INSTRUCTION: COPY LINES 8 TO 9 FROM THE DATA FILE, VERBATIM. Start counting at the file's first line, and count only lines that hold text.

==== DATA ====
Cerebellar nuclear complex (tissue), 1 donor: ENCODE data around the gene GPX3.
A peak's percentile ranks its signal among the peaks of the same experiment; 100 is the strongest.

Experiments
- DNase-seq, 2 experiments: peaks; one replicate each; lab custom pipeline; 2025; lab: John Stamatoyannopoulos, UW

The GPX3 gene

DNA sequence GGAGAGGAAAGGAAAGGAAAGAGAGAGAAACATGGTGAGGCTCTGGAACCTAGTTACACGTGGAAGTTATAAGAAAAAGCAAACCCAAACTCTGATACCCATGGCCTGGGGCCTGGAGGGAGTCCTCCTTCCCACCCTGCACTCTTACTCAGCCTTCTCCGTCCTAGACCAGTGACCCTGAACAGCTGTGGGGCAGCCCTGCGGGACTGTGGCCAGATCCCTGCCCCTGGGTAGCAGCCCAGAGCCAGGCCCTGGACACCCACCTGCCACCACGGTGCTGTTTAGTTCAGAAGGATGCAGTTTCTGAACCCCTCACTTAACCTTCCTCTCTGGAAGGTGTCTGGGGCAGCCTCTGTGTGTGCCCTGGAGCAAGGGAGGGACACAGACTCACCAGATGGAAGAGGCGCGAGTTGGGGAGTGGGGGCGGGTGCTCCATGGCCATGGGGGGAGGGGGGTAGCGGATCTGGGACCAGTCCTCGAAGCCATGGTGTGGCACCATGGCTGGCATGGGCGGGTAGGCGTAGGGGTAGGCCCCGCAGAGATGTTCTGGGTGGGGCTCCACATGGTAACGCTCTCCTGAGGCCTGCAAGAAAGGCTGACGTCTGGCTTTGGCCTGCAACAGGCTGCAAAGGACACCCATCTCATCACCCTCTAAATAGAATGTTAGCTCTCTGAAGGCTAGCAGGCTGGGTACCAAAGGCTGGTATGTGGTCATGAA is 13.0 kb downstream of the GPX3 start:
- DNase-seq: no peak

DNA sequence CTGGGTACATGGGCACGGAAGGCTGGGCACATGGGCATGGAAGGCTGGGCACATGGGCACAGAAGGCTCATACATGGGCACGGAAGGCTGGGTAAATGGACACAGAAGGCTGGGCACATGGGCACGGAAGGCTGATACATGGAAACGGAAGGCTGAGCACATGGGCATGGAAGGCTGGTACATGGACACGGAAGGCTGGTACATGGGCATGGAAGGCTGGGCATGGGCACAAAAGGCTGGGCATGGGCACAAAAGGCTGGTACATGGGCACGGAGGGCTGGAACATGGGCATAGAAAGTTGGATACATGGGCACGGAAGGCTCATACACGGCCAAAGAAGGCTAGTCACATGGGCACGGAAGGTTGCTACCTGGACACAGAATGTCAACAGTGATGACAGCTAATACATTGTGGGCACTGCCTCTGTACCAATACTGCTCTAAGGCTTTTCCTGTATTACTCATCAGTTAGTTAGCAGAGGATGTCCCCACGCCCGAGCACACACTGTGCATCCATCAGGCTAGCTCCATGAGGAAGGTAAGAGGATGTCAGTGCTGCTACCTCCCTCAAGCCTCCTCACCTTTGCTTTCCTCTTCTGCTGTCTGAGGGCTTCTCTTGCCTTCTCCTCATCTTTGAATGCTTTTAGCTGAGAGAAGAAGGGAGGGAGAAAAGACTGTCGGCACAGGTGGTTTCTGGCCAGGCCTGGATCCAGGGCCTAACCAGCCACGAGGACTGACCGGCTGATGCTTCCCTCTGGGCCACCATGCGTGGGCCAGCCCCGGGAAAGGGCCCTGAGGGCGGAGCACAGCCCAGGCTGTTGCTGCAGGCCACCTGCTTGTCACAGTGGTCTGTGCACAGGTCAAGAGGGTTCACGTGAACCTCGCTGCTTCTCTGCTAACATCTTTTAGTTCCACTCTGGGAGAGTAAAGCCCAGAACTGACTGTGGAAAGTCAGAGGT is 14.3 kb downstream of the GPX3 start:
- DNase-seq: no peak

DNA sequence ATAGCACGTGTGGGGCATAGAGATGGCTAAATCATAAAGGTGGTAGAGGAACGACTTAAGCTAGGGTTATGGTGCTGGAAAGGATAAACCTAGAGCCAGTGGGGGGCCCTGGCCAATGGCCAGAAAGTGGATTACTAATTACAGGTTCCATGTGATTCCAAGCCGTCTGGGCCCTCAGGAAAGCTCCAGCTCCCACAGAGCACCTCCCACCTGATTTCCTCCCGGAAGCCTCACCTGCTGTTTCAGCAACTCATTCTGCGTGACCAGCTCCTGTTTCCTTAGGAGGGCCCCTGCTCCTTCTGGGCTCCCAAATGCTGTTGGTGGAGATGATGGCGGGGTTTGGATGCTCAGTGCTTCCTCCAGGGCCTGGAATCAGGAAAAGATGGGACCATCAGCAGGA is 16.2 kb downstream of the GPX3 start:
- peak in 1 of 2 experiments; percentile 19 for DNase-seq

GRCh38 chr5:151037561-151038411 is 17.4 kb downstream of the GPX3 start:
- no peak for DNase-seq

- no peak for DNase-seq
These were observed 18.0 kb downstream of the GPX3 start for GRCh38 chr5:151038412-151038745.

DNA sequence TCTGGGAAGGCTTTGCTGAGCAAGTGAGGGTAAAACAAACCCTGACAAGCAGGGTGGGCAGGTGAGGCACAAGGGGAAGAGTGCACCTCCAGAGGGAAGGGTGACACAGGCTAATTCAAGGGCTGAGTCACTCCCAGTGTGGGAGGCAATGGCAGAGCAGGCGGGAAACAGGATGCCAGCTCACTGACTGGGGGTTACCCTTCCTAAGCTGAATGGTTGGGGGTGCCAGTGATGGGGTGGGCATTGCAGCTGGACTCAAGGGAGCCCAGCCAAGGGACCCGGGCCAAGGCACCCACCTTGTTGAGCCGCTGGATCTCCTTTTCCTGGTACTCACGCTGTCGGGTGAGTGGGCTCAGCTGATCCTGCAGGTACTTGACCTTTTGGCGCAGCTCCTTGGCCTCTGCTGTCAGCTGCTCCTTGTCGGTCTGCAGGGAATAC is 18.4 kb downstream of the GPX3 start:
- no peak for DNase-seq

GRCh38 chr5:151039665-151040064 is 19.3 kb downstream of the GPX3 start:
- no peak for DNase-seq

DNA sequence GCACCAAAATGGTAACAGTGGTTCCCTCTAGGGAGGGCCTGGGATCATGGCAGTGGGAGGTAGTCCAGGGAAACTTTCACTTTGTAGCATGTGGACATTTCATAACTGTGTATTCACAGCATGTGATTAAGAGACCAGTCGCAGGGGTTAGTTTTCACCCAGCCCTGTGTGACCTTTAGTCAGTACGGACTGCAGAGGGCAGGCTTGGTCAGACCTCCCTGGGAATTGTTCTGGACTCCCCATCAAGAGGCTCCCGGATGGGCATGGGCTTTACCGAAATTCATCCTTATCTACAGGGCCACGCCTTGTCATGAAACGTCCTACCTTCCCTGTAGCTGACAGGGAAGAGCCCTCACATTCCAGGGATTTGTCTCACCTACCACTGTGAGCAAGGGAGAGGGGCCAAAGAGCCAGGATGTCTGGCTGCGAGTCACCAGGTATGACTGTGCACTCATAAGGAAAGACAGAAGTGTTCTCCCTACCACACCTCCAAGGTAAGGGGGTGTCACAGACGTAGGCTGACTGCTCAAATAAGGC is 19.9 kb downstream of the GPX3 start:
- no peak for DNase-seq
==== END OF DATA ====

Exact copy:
DNA sequence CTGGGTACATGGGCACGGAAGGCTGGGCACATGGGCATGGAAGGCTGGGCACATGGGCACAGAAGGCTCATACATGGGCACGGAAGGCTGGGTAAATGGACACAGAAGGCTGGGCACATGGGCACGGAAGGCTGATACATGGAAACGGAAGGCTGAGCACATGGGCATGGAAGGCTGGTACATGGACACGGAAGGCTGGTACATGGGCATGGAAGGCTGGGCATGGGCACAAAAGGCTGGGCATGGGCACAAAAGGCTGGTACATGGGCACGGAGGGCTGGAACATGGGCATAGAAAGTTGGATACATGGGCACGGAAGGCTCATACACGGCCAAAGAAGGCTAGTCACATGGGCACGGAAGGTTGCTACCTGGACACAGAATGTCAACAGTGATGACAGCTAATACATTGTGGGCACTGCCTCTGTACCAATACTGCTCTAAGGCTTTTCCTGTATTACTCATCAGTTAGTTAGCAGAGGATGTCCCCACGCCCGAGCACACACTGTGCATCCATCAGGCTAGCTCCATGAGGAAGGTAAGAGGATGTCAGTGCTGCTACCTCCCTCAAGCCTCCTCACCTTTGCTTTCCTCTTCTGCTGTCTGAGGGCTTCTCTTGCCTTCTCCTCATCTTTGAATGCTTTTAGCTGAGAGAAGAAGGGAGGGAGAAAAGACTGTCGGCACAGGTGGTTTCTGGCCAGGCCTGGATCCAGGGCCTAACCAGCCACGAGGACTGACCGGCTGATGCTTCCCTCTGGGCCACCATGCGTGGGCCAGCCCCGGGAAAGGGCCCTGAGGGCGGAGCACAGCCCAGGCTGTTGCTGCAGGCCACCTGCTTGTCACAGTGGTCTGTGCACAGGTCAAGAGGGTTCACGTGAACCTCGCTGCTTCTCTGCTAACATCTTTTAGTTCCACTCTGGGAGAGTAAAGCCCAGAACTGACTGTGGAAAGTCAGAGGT is 14.3 kb downstream of the GPX3 start:
- DNase-seq: no peak